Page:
vector template ?

This is a discussion on vector template ? within the C++ Programming forums, part of the General Programming Boards category; What does the vector class do if you give it a NULL pointer. Does it still add that to the ...

  1. #1
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    vector template ?

    What does the vector class do if you give it a NULL pointer. Does it still add that to the array? And if so you can derive from this class correct?

  2. #2
    pronounced 'fib' FillYourBrain's Avatar
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    I think you mean void pointer (I could be wrong). As in:

    vector<void *> v;

    this basically allocates an array of void *s Nothing wrong with that. but if you meant:

    vector<void> v;

    I have no idea what to tell you. Another possibility (since you said NULL pointer):

    vector<SomeClass *> v;
    v.push_back(NULL);

    This is just fine as NULL is valid to store in a SomeClass *.

    Since the second choice seems the wackiest I'm sure that's it. vector<void> v; looks quite pointless but the best I can say is try it out in the compiler if you really want to know. I'm too lazy to test it myself right now.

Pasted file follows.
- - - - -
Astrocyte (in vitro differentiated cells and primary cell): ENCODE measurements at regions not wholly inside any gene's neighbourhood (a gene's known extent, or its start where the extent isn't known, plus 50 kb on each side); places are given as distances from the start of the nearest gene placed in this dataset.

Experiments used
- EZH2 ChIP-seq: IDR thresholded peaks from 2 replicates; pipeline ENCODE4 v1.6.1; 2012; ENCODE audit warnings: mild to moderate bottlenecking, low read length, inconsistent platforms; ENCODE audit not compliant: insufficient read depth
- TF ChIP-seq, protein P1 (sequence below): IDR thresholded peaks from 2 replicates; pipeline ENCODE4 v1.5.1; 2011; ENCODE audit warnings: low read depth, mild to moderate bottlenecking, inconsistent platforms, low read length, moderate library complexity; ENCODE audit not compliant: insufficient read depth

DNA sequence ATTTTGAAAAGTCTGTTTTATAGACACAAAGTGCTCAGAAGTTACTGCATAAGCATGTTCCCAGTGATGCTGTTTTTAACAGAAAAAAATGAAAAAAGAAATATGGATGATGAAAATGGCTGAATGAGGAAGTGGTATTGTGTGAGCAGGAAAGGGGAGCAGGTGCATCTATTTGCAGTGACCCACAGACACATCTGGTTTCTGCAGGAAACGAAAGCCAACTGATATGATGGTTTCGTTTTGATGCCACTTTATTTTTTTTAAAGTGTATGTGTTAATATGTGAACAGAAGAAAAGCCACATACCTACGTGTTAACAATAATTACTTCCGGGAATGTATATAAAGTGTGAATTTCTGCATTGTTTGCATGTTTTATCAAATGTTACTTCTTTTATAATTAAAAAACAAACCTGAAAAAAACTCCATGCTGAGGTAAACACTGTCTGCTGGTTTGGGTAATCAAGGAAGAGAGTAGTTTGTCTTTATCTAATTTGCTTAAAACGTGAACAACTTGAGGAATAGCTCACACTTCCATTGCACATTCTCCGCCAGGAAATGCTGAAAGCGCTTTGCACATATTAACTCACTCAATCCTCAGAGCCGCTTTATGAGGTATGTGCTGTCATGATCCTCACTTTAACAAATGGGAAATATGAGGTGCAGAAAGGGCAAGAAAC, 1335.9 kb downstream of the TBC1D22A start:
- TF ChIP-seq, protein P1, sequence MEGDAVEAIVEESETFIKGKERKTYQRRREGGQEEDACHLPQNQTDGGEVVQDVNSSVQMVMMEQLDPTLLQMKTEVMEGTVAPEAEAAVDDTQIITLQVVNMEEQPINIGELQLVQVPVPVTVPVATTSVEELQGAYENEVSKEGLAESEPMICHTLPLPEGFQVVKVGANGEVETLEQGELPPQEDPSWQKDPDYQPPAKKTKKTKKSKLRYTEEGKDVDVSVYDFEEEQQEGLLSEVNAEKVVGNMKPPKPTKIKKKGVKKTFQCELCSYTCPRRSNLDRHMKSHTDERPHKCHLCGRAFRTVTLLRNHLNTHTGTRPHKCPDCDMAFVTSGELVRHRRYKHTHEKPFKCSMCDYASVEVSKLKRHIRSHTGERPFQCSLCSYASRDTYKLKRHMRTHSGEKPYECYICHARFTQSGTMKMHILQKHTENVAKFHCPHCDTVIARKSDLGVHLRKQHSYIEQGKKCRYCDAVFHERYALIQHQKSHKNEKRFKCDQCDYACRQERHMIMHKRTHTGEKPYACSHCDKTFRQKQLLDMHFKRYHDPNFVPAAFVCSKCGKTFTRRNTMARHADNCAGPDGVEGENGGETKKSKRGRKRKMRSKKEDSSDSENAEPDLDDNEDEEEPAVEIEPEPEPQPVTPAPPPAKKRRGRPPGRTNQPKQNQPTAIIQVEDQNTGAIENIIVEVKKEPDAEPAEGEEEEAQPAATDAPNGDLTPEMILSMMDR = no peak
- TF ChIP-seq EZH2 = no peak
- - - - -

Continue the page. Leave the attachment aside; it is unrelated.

3. #3
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    Sorry, I'll try to be more specific. In the program I'm using I utilize the vector class and in some instances my algorithm will return a NULL pointer if it does not intend to generate an object at the time. However the way it works is
    Code:
    vector<SomeClass*> SC;
    
    SC = blah();
    
    blah(){
    
         if (somecondition){
                      return new(SomeClass());
         }else
                return NULL;
    }
    I was wondering if this was taking up space in my vector array if blah returned NULL. Also if someone knows another way to do this, suggestions are always welcome.

  4. #4
    Shadow12345
    Guest
    I would say that yes it does
    Code:
    #include <vector>
    #include <iostream>
    using namespace std;
    
    class Poop{
    public:
    	Poop() {}
    private:
    };
    
    vector<Poop*> SC;
    
    int main(void) {
    	SC.push_back(NULL);
    	cout << "SC[0] takes up " << sizeof(SC[0]) << " bytes" << endl;
    	return 0;
    }
    Output:
    The size of SC[0] is 4 bytes

    EDIT:
    I thought the size of a class was supposed to be all of its methods and variables added together. I changed the Poop class to this:
    class Poop{
    public:
    Poop() {}
    int GetHowManyPoops(){return HowManyPoops;}
    private:
    static int HowManyPoops;
    long HowPoops;
    double PoopsManyHow;
    short ManyPoops;
    double Crap;
    double Cheese;
    double ScrazzleFrazzle;
    };

    ...BUT IT STILL SAYS IT IS ONLY 4 BYTES...THAT ISN'T CORRECT!
    Last edited by Shadow12345; 09-02-2002 at 09:53 AM.

  5. #5
    ¡Amo fútbol!
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    You are getting the size of the address of the class, not the actual class. To get the size of the class, do sizeof(Poop).

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